|Spitzer v Landau|
|2013 NY Slip Op 02067 [104 AD3d 936]|
|March 27, 2013|
|Appellate Division, Second Department|
|Published by New York State Law Reporting Bureau pursuant to Judiciary Law § 431.|
|Joel Spitzer, Appellant,|
Moses Landau, Respondent.
Hodges Walsh & Slater, LLP, White Plains, N.Y. (Paul E. Svensson of counsel), for
Hodges Walsh & Slater, LLP, White Plains, N.Y. (Paul E. Svensson of counsel), for respondent.
In an action to recover damages for personal injuries, the plaintiff appeals, as limited by his brief, from so much of an order of the Supreme Court, Rockland County (Berliner, J.), dated April 25, 2012, as granted that branch of the defendant's motion which was pursuant to CPLR 5015 (a) to vacate an order of the same court dated August 1, 2011, granting the plaintiff's unopposed motion for leave to enter judgment on the issue of liability against the defendant upon his default in appearing or answering, and for leave to serve a late answer.
Ordered that the order dated April 25, 2012, is reversed insofar as appealed from, on the facts and in the exercise of discretion, with costs, and that branch of the defendant's motion which was to vacate the order dated August 1, 2011, and for leave to serve a late answer, is denied.
Initially, we note that, contrary to the plaintiff's contention, the defendant's affidavit submitted in support of his motion, inter alia, to vacate a previous order issued upon his default was in admissible form and properly considered by the Supreme Court (see Furtow v Jenstro Enters., Inc., 75 AD3d 494 ).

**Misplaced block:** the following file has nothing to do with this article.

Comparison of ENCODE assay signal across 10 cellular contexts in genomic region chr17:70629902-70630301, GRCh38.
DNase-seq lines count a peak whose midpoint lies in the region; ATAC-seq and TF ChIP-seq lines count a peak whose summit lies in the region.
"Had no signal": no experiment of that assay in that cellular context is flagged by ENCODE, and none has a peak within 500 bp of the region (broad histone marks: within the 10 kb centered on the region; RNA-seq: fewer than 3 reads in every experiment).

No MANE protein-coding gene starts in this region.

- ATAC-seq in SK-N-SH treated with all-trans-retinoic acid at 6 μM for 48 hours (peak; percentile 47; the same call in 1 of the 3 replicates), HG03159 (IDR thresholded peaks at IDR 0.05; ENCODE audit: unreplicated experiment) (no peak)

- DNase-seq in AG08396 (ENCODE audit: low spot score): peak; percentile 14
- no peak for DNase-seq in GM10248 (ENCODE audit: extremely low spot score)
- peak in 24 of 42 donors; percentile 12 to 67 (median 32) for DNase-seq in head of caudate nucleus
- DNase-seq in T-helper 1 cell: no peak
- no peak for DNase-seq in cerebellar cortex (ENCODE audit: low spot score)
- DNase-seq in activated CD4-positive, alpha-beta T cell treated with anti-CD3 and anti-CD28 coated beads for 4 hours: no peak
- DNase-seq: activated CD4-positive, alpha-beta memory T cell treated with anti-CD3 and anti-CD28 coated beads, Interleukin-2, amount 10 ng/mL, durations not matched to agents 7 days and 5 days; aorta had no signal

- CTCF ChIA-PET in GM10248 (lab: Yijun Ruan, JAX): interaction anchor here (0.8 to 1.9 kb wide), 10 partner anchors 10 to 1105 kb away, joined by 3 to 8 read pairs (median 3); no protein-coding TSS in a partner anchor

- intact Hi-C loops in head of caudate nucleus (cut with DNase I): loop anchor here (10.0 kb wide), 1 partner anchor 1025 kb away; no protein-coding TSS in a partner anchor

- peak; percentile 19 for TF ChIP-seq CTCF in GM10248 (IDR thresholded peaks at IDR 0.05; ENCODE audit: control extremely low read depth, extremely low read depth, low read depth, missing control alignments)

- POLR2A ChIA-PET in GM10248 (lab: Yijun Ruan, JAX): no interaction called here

While the determination of what constitutes a reasonable excuse lies within the sound discretion of the Supreme Court, a general assertion that the default was occasioned by the defendant's insurance broker or liability carrier is insufficient (see Trepel v Greenman-Pedersen, Inc., 99 AD3d 789, 791 ; Jackson v Professional Transp. Corp., 81 AD3d 602, 603 ; Lemberger v Congregation Yetev Lev D'Satmar, Inc., 33 AD3d 671, 672 ; Juseinoski v Board of Educ. of City of N.Y., 15 AD3d 353 ). Here, the defendant's unsubstantiated claims that he believed that his insurance broker had forwarded the summons and complaint to his insurer and that his insurer was providing a defense are unreasonable given that the defendant was served with the plaintiff's motion for leave to enter a default judgment (see Trepel v Greenman-Pedersen, Inc., 99 AD3d at 791; Alterbaum v Shubert Org., Inc., 80 AD3d 635, 636 ; Epps v LaSalle Bus, 271 AD2d 400 ). The defendant's claim that he did not receive the plaintiff's motion for leave to enter a default judgment, the default order, and other papers related to this action because the address to which they were mailed did not contain his unit number (see Gray-Joseph v Shuhai Liu, 90 AD3d 988, 990 ) is improperly raised for the first time on appeal and therefore is not properly before this Court (see Hsu v Carlyle Towers Coop. "B," Inc., 102 AD3d 835 ; Weill v East Sunset Park Realty, LLC, 101 AD3d 857 ; Seaway Capital Corp. v 500 Sterling Realty Corp., 94 AD3d 856, 857 ).
Under these circumstances, the Supreme Court improvidently exercised its discretion in determining that the defendant demonstrated a reasonable excuse for his default in appearing or answering (see CPLR 5015 [a] ; Trepel v Greenman-Pedersen, Inc., 99 AD3d at 791; Jackson v Professional Transp. Corp., 81 AD3d at 603; Lemberger v Congregation Yetev Lev D'Satmar, Inc., 33 AD3d at 672). In view of the lack of a reasonable excuse, it is unnecessary to consider whether the defendant demonstrated a potentially meritorious defense (see Alterbaum v Shubert Org., Inc., 80 AD3d at 636; Abdul v Hirschfield, 71 AD3d 707, 709 ; Segovia v Delcon Constr. Corp., 43 AD3d 1143, 1144 ). Skelos, J.P., Chambers, Sgroi and Hinds-Radix, JJ., concur.